As I’ve written in the past, I am all for an Originalist interpretation of the Second Amendment, ie: All citizens of legal age who pass a background check and aren’t felons ought to be able to own a gun of the sort available in 1791, when the amendment was added to the Constitution. Single-loading rifles and pistols. Weapons appropriate for hunting, or home defense.

If I can’t own a nuke or a bazooka, why can I own an AK47? Some restrictions are already in place and the Second Amendment remains solid as a rock. This slope is not so slippery as we have been led to believe.

People are already scolding me, “Don’t turn this into a political thing!”

But it is a political thing. It is uniquely and precisely a political thing.

Because gun laws are made and enacted by politicians. And politicians, especially members of the House of Representatives—because they have to run for reelection every two years and are perpetually in fear for their jobs—are in the thrall of a single lobbying organization, the National Rifle Association.

The NRA not only has an apparently inexhaustible cash reserve to funnel to the campaigns of lawmakers in their favor, but even more importantly, can legitimately impact voter turnout in the gerrymandered warrens of rural America. If guns are on the ballot, you can bet your life the NRA is going to motivate bodies to the polls.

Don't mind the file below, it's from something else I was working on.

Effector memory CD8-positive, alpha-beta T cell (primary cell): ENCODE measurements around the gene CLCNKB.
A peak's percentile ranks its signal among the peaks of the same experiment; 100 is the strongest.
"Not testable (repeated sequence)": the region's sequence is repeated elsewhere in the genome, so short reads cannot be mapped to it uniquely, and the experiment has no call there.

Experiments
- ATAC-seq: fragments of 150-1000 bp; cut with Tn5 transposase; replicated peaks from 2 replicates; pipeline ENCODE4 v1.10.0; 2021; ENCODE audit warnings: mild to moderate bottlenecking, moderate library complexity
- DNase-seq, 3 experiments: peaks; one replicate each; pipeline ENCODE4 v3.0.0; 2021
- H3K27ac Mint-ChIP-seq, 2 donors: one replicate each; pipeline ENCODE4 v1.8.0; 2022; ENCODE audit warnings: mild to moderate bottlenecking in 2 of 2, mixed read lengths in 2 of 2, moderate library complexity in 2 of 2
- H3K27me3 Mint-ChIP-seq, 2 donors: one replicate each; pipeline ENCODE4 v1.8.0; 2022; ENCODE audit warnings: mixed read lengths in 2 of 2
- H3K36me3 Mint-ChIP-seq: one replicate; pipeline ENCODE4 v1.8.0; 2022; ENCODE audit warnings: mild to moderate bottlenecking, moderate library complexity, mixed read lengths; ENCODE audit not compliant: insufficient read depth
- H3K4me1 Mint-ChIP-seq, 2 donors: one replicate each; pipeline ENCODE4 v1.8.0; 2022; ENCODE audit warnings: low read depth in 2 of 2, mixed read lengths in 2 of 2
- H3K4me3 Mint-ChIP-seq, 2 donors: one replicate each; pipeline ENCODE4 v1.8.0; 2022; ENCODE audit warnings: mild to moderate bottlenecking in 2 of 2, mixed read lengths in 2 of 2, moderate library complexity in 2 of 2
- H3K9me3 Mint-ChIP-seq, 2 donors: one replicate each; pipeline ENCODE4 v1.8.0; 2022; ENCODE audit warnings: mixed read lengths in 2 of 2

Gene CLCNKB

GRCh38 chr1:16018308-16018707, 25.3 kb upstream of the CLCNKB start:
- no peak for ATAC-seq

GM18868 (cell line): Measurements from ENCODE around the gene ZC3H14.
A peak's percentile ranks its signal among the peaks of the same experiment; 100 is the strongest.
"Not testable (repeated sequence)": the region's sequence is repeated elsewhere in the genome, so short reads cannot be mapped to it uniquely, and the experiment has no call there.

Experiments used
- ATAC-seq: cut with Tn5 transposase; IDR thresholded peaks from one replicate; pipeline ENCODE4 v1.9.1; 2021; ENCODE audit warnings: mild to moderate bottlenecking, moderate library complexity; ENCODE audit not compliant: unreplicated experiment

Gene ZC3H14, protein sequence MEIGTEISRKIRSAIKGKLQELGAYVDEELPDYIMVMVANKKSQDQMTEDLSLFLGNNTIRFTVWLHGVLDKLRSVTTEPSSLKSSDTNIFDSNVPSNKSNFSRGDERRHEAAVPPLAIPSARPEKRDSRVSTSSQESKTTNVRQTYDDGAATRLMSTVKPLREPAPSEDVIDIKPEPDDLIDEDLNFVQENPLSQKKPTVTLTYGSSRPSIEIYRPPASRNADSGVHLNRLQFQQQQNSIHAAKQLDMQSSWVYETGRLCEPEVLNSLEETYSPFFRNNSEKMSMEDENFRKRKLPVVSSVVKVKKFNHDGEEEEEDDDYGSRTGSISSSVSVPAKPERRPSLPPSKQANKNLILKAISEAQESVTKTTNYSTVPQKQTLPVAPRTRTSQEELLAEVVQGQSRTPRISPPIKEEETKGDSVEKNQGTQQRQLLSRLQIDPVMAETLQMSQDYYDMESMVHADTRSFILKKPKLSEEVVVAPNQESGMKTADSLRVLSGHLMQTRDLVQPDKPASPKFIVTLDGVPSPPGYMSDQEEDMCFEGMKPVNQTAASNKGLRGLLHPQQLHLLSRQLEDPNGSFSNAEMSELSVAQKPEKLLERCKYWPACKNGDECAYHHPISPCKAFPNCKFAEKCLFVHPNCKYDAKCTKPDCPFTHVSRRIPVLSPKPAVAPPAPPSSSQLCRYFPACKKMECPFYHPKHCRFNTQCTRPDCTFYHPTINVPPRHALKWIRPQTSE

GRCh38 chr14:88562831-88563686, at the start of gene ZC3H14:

The NRA accomplishes this at a grass-roots level by convincing gun owners that even the mere discussion of gun policy will necessarily represent the first step off the slippery slope I mentioned earlier that will inevitably, they assert, end in the government’s seizure of all our guns.

That’s an awful lot of a lot of certainty for a theory that remains—at 230+ years and counting—the purest speculation. The government is barely even going after stoners’ stashes anymore, they’re not about to arm up and try to relieve antsy gun owners of their heavy artillery.

Recently, in the face of national financial catastrophe, a few pragmatic politicians on both sides of the aisle have broken ranks and begun to distance themselves from anti-tax advocate Grover Norquist’s non-binding ‘pledge’ to never raise taxes.

And by heaven, the Union stands! The skies didn’t open up and weep blood, the mountains didn’t split asunder… The only danger their actions created was the danger that something might actually get done in Washington.

Compromise isn’t the end of democracy, it’s the glue that holds it together.

There doesn’t appear to be much anyone can do to eliminate the escalating occurrences of mass gun violence, but with more/some/any media restraint and a little bit of sensible guns-and-ammo regulations, we could definitely lower the killers’ profiles and decrease their body count.

Instead of trying to take the ‘gun’ out of ‘gun violence,’ let’s change the conversation to ways of taking the guns out of gun violence.